Do you prefer record shopping as a solitary process or with friends to nerd out with and search strange sounds together? If the latter, who do you like to go digging with?
Digging is definitely a meditative affair for me so I usually prefer to be alone – but I love sharing and nerding out over music with friends at our houses. For me, there are few better bonding experiences than someone saying “check this out”, knowing you’ll be open to it, and then all of you just bug out together at how amazing it is.
Walking into a record shop can be quite a daunting experience. Do you have a digging process that helps you hone in on what you’re after?
A record store should feel like a welcoming second home that you just want to get cosy in. Music is for everyone to enjoy, not to be made daunting or inaccessible by gatekeepers. Working at Sounds of the Universe for a few years made me realise how important it is to help people connect to the music, especially when I saw nervous young women and men looking overwhelmed.
As for tips, go in with an idea of at least one record you know you’re interested in, then start digging around in that genre for new records that you can listen to in-store. Try to push yourself to listen to some random stuff too – the beauty of a record store is there is no streaming algorithm pushing the same music onto you again and again. Also ask staff for recommendations.
How big a role does album artwork play in your digging?
I absolutely love a good album cover and it can enhance a release, but it doesn’t necessarily equate to good music. I usually check the credits on the back for the record label, contributing musicians, composers etc which gives me a better idea of whether it might be worth trying out.
Also in the last few years I’ve been lucky to learn how to cut dubs on a dubplate lathe. So if I can’t source the record but have access to high quality WAVs, I can cut some dubs for an all vinyl set (including some in this mix). They have no artwork or even labels, just a sticker I’ve put on them – and they’re some of my favourite tracks! So it’s even more reason not to judge by the cover.
Could you tell us a bit about the mix you’ve done for us?
This mix celebrates the ‘00s – a time in my life I remember fondly. The DJs were all still playing vinyl, I had just turned clubbing age, and I was dancing like a maniac until close every Friday and Saturday.
It was a time in Australia when Afro-Latin house was at its peak, UK funky was crossing over with tribal/soulful, and Chicago house and South African house were entering the bigger clubs. Masters At Work and DJ Gregory were churning out tune after tune, Moodymann had just released Mahogany Brown, the Martin Solveig remix of Malian singer Salif Keita’s “Madan” was everywhere, and a track from Black Orpheus ‘s Brazilian soundtrack was refashioned into Junior Jack’s dancefloor hit “E Samba”.
What I also loved about that time was because it was all vinyl then, it meant that you had to play 12” singles that were 5-10 minutes long otherwise your record bags would be too heavy. It required a longer attention span from the crowd – but you came to enjoy recognising the early rhythms or chords of a song, the anticipation of the build-up, then getting lost in the chorus and revelling in it. In this mix I pay tribute to that long-form mindset, as well as the genres that dominated the underground Australian clubbing scene in the ‘00s.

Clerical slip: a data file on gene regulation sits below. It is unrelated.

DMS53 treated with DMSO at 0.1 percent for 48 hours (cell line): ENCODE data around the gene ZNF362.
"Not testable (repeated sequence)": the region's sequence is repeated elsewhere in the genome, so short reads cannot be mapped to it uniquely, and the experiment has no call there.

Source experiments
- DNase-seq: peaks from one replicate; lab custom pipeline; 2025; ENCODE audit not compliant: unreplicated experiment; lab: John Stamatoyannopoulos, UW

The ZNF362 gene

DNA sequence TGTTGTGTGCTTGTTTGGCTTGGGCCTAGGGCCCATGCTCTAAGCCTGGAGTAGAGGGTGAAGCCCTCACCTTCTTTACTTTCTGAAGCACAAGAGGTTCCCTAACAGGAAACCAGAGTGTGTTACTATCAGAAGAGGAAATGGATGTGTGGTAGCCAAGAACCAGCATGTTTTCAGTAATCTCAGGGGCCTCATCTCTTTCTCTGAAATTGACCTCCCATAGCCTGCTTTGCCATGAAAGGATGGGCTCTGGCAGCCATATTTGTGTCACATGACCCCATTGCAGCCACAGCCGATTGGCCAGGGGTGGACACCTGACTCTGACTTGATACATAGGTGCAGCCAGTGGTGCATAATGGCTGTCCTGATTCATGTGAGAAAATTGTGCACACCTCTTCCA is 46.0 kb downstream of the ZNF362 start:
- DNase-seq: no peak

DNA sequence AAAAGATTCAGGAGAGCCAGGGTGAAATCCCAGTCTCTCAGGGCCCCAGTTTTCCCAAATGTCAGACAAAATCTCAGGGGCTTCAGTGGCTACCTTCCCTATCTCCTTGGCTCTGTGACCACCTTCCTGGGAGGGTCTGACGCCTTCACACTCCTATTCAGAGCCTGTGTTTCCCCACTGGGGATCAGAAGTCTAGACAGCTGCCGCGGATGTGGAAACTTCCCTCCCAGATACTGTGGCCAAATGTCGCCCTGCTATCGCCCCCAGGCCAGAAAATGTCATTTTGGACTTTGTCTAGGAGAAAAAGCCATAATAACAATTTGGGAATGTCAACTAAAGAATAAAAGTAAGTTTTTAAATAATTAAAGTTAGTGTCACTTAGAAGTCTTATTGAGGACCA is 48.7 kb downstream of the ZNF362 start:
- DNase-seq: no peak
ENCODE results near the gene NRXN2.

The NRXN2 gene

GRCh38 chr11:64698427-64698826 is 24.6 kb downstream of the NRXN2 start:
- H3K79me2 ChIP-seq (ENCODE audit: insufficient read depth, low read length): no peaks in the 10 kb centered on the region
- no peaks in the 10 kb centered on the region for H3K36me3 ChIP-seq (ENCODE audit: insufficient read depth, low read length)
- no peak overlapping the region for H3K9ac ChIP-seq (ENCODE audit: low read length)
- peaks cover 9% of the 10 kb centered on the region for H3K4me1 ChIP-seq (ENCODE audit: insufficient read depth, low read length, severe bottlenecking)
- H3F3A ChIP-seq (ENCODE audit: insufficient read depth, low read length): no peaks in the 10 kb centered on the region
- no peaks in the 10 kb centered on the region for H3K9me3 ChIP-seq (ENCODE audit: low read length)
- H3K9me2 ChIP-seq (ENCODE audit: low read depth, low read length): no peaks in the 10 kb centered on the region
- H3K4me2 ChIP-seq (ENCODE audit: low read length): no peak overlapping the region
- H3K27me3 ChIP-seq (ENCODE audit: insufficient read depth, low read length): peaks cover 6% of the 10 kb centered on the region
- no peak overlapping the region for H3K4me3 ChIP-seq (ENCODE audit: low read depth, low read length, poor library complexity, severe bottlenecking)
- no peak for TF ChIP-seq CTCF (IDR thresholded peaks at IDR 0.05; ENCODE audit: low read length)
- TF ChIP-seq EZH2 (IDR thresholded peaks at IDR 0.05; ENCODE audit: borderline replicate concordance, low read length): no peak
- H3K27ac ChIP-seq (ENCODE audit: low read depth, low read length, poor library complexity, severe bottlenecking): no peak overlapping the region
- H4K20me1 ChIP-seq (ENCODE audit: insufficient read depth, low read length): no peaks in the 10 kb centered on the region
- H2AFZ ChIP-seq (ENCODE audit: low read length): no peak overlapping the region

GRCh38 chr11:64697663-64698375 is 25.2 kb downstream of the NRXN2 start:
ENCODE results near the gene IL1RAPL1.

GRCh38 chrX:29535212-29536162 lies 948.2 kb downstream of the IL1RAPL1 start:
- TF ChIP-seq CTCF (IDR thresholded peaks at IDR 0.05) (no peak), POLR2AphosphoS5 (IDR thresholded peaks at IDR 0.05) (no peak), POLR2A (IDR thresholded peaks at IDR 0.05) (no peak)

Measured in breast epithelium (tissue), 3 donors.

Any standouts in the mix you’d like to mention?
I open with SunPalace “Rude Movements (Kenny Dope Dancefloor Powder Remix)” which while only just released on BBE this year (along with an incredible Moodymann remix), has a vintage Afro-Latin drum break which instantly transported me back to the time I just described and set off my inspiration for this mix. The original was a favourite of David Mancuso at his New York Loft Party, which I always wish I had been around to experience.
Casting the net wider now, who are some of the record collectors you most admire and why?
Millos Kaiser for championing 90s/00s electronica that is simply good to listen to and may have gone under the radar at the time – whether the vinyl is selling for cheap or expensive. I like that he is challenging the exclusivity of the ‘holy grail’ record collector club and making vinyl feel more accessible.
Frank Merritt for his expansive collection and knowledge of reggae, dub and rocksteady. That music is the perfect antidote for difficult times.
Are there any young collectors emerging who we should keep a close eye on?
I really dig what Zakia plays, it’s really diverse and she has a keen ear. When we did Boiler Room together she did a vinyl set which included a few tracks I was also planning to play after her – talk about spanner in the works! But I was really pumped about it too because it meant it was going to flow well between our sets.
Anything on the horizon you’re excited about?
Some artists have been getting really creative in lockdown, including ones on Soundway. I’m really excited to hear what will come out – I feel like an abundance of restorative healing and celebration of life is on its way.